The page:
- The Namibian government says that white commercial farmers are abusing the protection they receive when farm workers and unionists are restrained from carrying out threats to invade their farms.
Namibian Deputy Minister of Lands, Resettlement and Rehabilitation, Isak Katali, has accused "many" white farmers of failing to help the Namibian government resolve the land reform issue, and says the "writing is on the wall" for those who hide behind government protection.
In a statement sent to 'The Namibian', Mr Katali says some white commercial farmers are promoting the notion that nothing good can come from black-owned farms and that many farms bought from them by government are "in bad shape."
- The public is made to believe that, when a white farmer sells the farm, everything is white and after selling the farm everything becomes black, Mr Katali states. "White and black in this case are associated with good and bad respectively," he adds.
If every white-owned farm in Namibia had been productive, Mr Katali argues, there would have been no need to lease those farms to others.
Many white farmers lease their land to speculators who keep the animals they buy at auction on the land before reselling them. "There are or were farms [before they were sold to the government] with no single livestock of the owner but only those who were leasing," the Deputy Minister claims.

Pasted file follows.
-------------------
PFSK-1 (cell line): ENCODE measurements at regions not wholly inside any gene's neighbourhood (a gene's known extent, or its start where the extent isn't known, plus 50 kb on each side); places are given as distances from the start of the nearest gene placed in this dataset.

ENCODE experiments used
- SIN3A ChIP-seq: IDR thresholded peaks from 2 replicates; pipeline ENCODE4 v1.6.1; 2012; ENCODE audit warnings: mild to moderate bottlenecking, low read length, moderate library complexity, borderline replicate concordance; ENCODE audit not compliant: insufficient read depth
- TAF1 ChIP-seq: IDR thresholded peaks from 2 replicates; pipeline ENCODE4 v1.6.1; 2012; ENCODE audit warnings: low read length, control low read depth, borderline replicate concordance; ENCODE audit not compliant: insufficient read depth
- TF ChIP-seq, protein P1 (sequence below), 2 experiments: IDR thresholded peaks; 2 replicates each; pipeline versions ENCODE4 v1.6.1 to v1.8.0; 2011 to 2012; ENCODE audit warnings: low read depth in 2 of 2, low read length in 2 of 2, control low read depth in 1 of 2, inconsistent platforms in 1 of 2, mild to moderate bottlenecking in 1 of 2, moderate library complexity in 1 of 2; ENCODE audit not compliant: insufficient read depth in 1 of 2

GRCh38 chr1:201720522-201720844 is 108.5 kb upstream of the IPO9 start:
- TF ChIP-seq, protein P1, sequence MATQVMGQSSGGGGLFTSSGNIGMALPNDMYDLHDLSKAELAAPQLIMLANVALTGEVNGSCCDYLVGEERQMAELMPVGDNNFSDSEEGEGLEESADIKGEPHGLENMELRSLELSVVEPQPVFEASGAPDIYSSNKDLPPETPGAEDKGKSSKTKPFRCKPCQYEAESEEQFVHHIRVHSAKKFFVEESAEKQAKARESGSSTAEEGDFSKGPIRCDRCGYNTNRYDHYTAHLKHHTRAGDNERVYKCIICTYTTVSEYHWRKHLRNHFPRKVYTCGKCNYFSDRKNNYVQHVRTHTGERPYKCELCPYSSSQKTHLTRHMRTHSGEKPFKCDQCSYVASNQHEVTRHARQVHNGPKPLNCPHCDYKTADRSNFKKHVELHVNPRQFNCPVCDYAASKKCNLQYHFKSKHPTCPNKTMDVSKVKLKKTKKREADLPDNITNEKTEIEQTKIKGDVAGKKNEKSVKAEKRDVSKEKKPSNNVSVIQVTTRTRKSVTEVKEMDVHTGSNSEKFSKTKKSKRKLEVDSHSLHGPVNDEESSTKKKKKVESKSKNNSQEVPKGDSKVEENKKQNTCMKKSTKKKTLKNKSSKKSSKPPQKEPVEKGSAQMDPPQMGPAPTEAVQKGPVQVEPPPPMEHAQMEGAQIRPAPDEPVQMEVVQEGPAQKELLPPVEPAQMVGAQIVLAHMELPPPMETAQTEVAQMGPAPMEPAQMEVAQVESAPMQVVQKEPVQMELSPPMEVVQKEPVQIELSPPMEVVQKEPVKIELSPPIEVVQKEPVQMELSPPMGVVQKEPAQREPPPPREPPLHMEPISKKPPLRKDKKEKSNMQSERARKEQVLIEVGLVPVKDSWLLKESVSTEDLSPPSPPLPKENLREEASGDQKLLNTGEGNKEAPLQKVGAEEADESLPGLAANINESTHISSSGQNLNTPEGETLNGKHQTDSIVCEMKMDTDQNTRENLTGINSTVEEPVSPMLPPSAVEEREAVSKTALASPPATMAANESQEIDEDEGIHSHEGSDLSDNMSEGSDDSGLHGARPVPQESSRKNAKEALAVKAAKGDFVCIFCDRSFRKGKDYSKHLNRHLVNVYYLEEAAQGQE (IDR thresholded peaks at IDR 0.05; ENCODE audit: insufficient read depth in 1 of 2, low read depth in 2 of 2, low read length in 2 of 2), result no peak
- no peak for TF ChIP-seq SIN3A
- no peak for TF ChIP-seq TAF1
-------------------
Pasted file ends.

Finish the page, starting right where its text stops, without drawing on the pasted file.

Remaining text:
Mr Katali adds that features such as fences, boreholes, drinking troughs and dams on many farms are in bad shape but people are made to believe that things will deteriorate the very minute a black takes over. He pointedly exempted white commercial farmers who produce for the good of Namibia from his scathing attack.
About 4,000, mostly white, commercial farmers own almost half of Namibia's arable land. This result of colonial settling policies still is a root cause of social differences following racial lines in Namibia.
The Windhoek government, together with commercial farmers and black farmers' organisations, however are seeking to implement a peaceful and orderly land reform. The reform, which includes voluntary government buyouts, is also financially supported by Namibia's former colonial power, Germany.
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